It was a long cold winter --- one snow storm after another blanketed the landscape. Ice storms coated everything with a glaze of ice. Snow drifts had to be cleared before we could reach the barn to do the morning chores. Water pipes froze and the old furnace and cook stove gobbled up great piles of wood and coal. Frost glazed the kitchen windows as Grandma cooked big pots of soup and stews to warm our insides. Slowly, the sun rose a little earlier each day, the March winds blew from the south, and I realized --- it was spring again!
As the sun rose higher and higher each passing day, the snow disappeared and the fields grew green again. The robins returned and quarreled over nesting sites, the squirrels recovered the nuts they had buried last fall and the blue jays screeched their protests in the treetops. The jonquils and crocus put forth their colorful finery and the apple trees burst into life with their fragrance --- it was spring again!
My Shetland pony shed his thick winter coat in great handfuls as I curried him in the warm sunlight. Grandpa cleared the last year's debris from the garden spot and Grandma pored over seed catalogues and visualized what she would like for her garden to look like in the coming months. Over night, there appeared newborn calves, pigs and lambs, all frolicking in the barn yard. The days grew longer and the earth warmed to start new life --- it was spring again!
I was itching, both figuratively and literally, to get out of my "long Johns" and into summer clothes. I was also wanting to shed my shoes, but Grandma convinced me to wait a few weeks longer. As the summer winds blew in from the south, my friends and I were often found following the little brook that tumbled down from the hills. We relished the freedom we had, and shed our shoes and socks to chase the schools of minnows into shallow water where we could capture some for bait. Our days were carefree and happy --- it was spring again!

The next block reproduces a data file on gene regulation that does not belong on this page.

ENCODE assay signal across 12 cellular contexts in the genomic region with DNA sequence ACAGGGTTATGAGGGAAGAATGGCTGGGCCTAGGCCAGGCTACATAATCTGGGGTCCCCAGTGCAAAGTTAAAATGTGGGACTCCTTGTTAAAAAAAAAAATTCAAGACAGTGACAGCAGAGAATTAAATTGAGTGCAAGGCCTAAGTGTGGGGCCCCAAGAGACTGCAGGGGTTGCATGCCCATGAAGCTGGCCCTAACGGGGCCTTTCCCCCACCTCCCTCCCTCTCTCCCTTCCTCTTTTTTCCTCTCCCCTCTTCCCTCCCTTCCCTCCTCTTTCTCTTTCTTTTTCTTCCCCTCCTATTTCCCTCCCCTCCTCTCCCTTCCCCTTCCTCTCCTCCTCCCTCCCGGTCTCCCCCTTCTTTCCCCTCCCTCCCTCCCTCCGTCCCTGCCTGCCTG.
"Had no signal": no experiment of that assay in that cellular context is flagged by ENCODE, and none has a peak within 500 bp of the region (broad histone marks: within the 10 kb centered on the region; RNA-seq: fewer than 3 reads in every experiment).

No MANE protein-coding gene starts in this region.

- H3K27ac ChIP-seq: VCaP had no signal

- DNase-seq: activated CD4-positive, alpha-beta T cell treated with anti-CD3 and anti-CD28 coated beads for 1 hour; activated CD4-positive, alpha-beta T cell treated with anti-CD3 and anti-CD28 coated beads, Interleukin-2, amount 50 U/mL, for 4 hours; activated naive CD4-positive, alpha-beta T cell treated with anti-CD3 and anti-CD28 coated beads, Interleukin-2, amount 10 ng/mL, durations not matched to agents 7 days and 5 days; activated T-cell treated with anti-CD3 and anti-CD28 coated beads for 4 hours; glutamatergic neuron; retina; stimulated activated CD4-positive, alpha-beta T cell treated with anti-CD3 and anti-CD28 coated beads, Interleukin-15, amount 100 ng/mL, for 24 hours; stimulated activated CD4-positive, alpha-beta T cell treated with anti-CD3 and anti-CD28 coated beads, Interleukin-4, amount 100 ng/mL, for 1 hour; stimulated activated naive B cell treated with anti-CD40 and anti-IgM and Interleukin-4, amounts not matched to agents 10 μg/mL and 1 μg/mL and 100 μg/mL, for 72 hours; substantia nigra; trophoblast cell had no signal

As thunderstorms boomed across the prairie, we ran for the shelter of the old barn and lay on the hay in the big open door and watched as lightning shredded a willow tree nearby. When the rain stopped, we splashed through the puddles, splattering each other with muddy water. As the life-giving rain soaked the earth, little plants peeked through and grew inches each warm day.
Grandpa hitched up the old bay mare, and we rode to town and collected big boxes of chirping baby chickens and ducks from the post office. It was fun to caress the little golden fluffs, as I shooed them under the kerosene brooder stove. Eager bees, from their hive nearby, were busy collecting nectar from the early flowers. And then I was sure --- it was spring again!
On Easter Sunday morning, the distant church bells beckoned us to the little country church to sing our favorite hymns and listen to the country preacher tell us again of the resurrection and our place in humanity. Later that afternoon, my friends and I disappeared into the hills and woods to discover a wet-weather spring and to drink the cold clear water to quench our thirst, generated from the trek across the prairie. We found a cluster of Easter lilies blooming in profusion at an abandoned farmstead, and wondered at the beauty of nature. We relished the company of each other, and we all agreed --- it was spring again!
Though the years dim many memories, the thoughts of another springtime are vivid and strong. As old age creeps closer each year, it may become difficult to remember where we put our glasses or what we ate at our last meal, but the thoughts from past years remain as clear as the water in the little stream we waded in. As the juices that fuel the mind and body flow strongly, we pause to give thanks for what we have and for what we can do.
Most of all we are thankful --- its spring again!